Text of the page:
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Tell Multnomah County how to make their roads better for biking

Posted by on April 5th, 2018 at 3:52 pm

The County’s section of NW Cornell Road just above downtown Portland is a main vein in the bike network and it should have the shoulders and signage to reflect that.
(Photo: J. Maus/BikePortland)

Everyone’s buzzing about the opportunity to tell Multnomah County what to include in their 20-year Roads Capital Improvement Plan (RCIP). OK, maybe it’s just all the activists in my feeds and inbox. Either way, they know a good thing when they see it.

The County is a sleeper agency. Even though they manage only about 1/8th the road mileage of the City of Portland, the County’s roads happen to be some very important bike routes. And as an agency, they’re much more accessible than their larger cousins at the city, region, or state level. For those reasons alone, the RCIP is ripe for input and we should embrace the opportunity to influence it.

So: What does the RCIP include? It doesn’t include the County’s bridges over the Willamette River; but it does include some of the most popular streets for cycling on the west side. Ever ride up NW Cornell and Thompson to Skyline? That’s the County. Ever climb NW Newberry or McNamee? County. And the beloved Sauvie Island loop? Yep, that’s their jam too. They also own lots of the great backroads surrounding Corbett and Troutdale near the Sandy River.

Here’s a detailed map of the roads included in the RCIP.

County-owned roads that are part of the RCIP shown in Orange. Sauvie Island loop is in the upper middle. See them all here.

Why is this on the BikePortland Front Page? Because the County is putting together a project list and we are their eyes and ears as to how they can make these roads better for bicycling. “This is the first time in decades that the County is really digging in to understand its roads and make an in-depth plan,” states the County website. “Many more people live here now than 10 or 20 years ago, and more get around without a car.”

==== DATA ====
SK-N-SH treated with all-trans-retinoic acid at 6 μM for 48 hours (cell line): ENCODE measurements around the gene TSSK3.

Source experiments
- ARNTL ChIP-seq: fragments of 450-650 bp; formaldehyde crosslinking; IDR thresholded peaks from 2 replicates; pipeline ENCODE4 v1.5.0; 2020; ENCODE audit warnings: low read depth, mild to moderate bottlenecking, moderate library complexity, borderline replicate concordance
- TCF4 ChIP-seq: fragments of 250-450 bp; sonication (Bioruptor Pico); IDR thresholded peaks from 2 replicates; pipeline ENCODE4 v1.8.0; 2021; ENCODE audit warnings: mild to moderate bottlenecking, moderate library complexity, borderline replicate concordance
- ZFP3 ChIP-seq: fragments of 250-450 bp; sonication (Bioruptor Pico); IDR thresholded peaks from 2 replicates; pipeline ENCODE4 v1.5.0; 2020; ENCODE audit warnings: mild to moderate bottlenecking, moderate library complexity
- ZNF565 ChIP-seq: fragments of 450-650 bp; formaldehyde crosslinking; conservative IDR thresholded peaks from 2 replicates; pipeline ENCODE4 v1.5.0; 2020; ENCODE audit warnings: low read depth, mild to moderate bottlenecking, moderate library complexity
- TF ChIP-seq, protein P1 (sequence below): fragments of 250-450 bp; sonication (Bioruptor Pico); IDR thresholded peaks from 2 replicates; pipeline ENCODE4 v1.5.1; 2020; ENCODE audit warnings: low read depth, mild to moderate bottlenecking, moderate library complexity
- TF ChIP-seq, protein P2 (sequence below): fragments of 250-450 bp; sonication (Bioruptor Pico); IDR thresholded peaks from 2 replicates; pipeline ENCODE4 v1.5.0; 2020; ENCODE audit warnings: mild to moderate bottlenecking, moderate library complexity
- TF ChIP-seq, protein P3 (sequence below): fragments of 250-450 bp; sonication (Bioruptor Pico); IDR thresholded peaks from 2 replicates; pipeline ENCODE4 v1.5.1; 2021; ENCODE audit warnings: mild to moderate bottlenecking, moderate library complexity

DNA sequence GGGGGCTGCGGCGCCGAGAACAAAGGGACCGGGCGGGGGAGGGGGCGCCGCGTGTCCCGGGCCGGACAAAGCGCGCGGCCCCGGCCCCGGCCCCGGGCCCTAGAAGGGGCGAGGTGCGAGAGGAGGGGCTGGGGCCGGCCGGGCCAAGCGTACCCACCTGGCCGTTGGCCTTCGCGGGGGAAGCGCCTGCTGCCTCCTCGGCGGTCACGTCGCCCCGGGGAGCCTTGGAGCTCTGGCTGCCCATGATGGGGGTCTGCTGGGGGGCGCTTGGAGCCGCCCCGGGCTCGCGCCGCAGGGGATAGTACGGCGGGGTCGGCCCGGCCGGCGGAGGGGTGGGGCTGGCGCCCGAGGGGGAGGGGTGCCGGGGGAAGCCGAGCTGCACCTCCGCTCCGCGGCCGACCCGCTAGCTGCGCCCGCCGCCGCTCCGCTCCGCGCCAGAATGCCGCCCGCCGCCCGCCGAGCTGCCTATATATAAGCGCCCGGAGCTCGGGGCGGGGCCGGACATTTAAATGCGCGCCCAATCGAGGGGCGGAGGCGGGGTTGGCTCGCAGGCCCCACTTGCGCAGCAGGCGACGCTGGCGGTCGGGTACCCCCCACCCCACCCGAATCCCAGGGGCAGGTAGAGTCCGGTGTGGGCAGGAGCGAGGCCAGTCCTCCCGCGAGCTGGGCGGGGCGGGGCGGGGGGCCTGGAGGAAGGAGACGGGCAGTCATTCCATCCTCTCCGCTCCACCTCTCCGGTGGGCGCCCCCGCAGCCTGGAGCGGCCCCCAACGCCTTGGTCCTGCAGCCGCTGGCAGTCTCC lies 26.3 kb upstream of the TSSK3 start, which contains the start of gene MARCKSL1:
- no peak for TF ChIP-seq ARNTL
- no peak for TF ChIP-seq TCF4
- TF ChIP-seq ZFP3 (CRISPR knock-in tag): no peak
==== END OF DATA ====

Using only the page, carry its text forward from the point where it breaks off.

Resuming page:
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East of Gresham, the RCIP includes some great rural roads – as well as urban arterials.

The type of projects that the County says could be included in the RCIP are things like, “widening shoulders for people walking and biking”, intersection safety projects, or new multi-use paths.

Personally, I’m going to request that the County designate sections of Skyline Blvd (between Thompson and Old Cornelius Pass) as a “Bicycle Safety Corridor”. As such, I want them to add: more signage calling out the designation, paved bicycle turnouts every few miles, and I’ll even mention my hope for a new policy of doubling traffic fines inside the corridor boundary.

Jessica Engelman, former Chair of Bike Loud PDX said she asked the County to include: separated biking and walking paths from the Springwater/Blue Line MAX Station to Oxbow, Dodge, and Milo McIver Parks; and a separated bike/walk loop around Sauvie Island.

Jessica also had these positive things to say about the online open house itself: “I’m really impressed with whomever at Multnomah County composed this survey, since they already ask a lot of questions about active transportation and safety priorities; it implies the county is poised to do some great things with the right public support. This is a vision-setting survey, so be creative and bold!”

What are your ideas? Please let them know or you lose your right to complain later.

If you’d like to learn more and talk to County officials about the RCIP, swing into the offline open house coming up at Skyline Elementary School on Tuesday (4/10) 6:30 pm.

The County will finalize the project list by end of this year. Check the RCIP fact sheet for more info. And don’t forget to take the online open house before April 15th.

— Jonathan Maus: (503) 706-8804, @jonathan_maus on Twitter and jonathan@bikeportland.org

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David Hampsten
Guest

Several streets in Gresham and East County are also Mutnomah County. Are they also in the RCIP?

Joseph E
Guest
Joseph E

Jonathan,
If you have time, it would be great to add another image showing the county roads east of Portland. While the county roads in NW Portland and Sauvie island are important for recreation, many of the county roads north of Gresham are major suburban transportaiton routes, as well as routes to recreation in the Gorge and rural Multnomah county.